That is metal.Philippines: Duterte wants state auditors 'kidnapped, tortured'
The Philippine president also said that if he happens to take the same plane as an unnamed judge, whom he accused of failing to convict anyone, he will puncture the plane, "so we will go to hell together".
Philippines' Duterte launches new tirade against Catholic Church
Controversial president says his country's bishops are 'sons of b*****s' and 'most of them are gay'.
15 hours ago
About 80 percent of the more than 100 million people of the Philippinesare Roman Catholic. [Erik De Castro/Reuters]
President Rodrigo Duterte has denounced bishops in the Catholic-majority country as "sons of b*****s", renewing his attacks on the church that has criticised him over his bloody war on drugs.
Duterte, who launched his campaign against drugs when he took office in mid-2016, remains hugely popular but doubts about the campaign, in which thousands of people have been killed, have been growing.
"Only I can say bishops are sons of b*****s, damn you. That is true," Duterte said in a speech during a groundbreaking ceremony for a school north of the capital, Manila.
Duterte did not mention any particular reason for his criticism of the church on Thursday, which included a suggestion that most bishops are homosexual.
"Most of them are gay," he said. "They should come out in the open, cancel celibacy and allow them to have boyfriends."
Duterte, who is not a regular church-goer, said early in his presidency that he was sexually abused by a priest when he was a boy.
The Roman Catholic Church is facing clerical sexual abuse scandals in various parts of the world, although there have been no major cases reported in the Philippines.
In previous speeches, Duterte called God "stupid" and described as "silly" the doctrine of Holy Trinity.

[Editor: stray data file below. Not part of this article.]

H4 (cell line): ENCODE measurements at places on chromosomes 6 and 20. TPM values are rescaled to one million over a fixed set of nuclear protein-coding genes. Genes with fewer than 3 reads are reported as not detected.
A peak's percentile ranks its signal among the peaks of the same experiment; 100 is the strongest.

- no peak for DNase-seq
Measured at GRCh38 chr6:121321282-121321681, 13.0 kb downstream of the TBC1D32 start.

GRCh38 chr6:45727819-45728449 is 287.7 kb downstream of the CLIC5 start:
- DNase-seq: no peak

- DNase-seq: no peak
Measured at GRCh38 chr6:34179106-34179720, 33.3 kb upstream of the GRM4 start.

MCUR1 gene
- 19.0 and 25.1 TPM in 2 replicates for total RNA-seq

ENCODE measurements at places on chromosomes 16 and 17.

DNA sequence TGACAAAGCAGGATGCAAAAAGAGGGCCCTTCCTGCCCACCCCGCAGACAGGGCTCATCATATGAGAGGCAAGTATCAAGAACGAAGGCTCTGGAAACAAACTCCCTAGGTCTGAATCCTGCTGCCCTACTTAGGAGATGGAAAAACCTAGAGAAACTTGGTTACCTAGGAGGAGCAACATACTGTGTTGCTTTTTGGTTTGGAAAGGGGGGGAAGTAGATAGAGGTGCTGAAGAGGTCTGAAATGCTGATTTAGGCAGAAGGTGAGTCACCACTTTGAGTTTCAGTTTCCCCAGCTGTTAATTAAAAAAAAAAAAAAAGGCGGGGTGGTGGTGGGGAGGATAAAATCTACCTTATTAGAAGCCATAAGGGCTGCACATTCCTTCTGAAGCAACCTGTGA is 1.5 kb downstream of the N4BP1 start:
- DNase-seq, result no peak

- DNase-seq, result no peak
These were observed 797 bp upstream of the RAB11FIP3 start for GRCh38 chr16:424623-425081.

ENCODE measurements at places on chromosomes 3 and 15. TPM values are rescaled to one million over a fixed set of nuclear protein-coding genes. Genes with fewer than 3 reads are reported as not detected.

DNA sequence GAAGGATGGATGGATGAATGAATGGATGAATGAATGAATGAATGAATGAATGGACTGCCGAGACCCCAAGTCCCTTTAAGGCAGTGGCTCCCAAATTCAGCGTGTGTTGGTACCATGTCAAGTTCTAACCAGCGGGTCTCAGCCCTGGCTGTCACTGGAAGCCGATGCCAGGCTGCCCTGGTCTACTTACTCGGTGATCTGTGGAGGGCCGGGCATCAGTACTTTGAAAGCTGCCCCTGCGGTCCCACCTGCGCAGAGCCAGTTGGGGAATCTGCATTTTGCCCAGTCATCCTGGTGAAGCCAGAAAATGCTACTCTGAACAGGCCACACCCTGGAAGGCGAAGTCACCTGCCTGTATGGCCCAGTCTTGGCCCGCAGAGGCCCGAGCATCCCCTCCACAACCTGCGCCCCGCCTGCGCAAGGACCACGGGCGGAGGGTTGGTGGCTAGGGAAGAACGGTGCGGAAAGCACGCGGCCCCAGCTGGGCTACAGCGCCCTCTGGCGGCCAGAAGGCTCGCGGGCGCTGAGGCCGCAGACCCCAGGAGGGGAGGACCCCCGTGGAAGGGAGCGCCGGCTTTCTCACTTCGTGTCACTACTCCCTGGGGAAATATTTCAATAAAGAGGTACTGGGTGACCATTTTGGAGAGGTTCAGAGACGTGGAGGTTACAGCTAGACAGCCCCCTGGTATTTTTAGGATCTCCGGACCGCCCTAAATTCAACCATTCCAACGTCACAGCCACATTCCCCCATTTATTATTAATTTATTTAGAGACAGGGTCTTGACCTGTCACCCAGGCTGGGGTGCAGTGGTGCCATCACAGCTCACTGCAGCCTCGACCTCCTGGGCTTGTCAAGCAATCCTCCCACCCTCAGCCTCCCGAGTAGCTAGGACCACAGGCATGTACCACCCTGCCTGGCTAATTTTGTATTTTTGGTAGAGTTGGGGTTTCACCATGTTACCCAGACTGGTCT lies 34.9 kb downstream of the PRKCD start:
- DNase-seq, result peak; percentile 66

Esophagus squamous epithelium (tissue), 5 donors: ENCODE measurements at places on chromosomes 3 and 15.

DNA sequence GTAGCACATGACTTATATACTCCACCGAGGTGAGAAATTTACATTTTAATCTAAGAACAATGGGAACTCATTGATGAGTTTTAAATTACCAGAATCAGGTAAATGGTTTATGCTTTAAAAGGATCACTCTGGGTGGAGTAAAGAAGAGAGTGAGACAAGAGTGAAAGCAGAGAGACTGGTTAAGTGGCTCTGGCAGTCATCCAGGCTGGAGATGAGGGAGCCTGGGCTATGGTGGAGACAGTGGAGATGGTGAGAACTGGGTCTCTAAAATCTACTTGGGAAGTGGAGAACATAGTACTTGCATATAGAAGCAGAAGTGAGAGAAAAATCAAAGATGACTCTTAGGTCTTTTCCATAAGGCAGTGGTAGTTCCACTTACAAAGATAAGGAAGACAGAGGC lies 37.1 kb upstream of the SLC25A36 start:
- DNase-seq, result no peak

Francis Lucas, an official with the Catholic Bishops' Conference of the Philippines, played down the president's criticism, saying all should show restraint.
"We have to be more sensitive to the sensitivities and sensibilities of others out of respect," Lucas told Reuters news agency.
The president's crackdown on drugs retains much support but some sectors of the Church have become increasingly vocal about the killings, with calls for justice and offers of sanctuary to drug users.
Some 5,000 people have been killed in police anti-drugs operations in Duterte's anti-drug drive.
Police reject accusations that the killings were executions, saying drug peddlers and users were killed in shootouts, and police acted in self-defence.
About 80 percent of the more than 100 million people of the Philippines are Roman Catholic.
In Philippines, Duterte’s drug war finds a new target: 9-year-olds
- The president is pushing to lower the age of criminal responsibility from 15 to 9, arguing that drug syndicates exploit the law by using juveniles to ply their trade
- A new bill stipulates sending juvenile offenders to reformation houses – but campaigners say the conditions in these are little different to adult prisons
PUBLISHED : Wednesday, 23 January, 2019, 12:24pm
UPDATED : Wednesday, 23 January, 2019, 3:00pm
22 Jan 2019
A push to lower the age of criminal responsibility in the Philippines to nine has sparked alarm among children’s rights advocates who say the proposed change violates human rights.
Children’s organisations including Unicef and Save the Children say the proposals, which would reduce the age of criminal liability from 15, risk victimising some of the country’s poorest and most vulnerable children.
“Children are in a situation where they have to commit crime for survival,” said Eule Rico Bonganay, secretary general of Salinlahi Alliance for Children’s Concerns. “Because even government data shows that the profile of children in conflict with the law are mostly … from poor families, they obtained a low level of education and they live in a community where there is a high rate of crime.”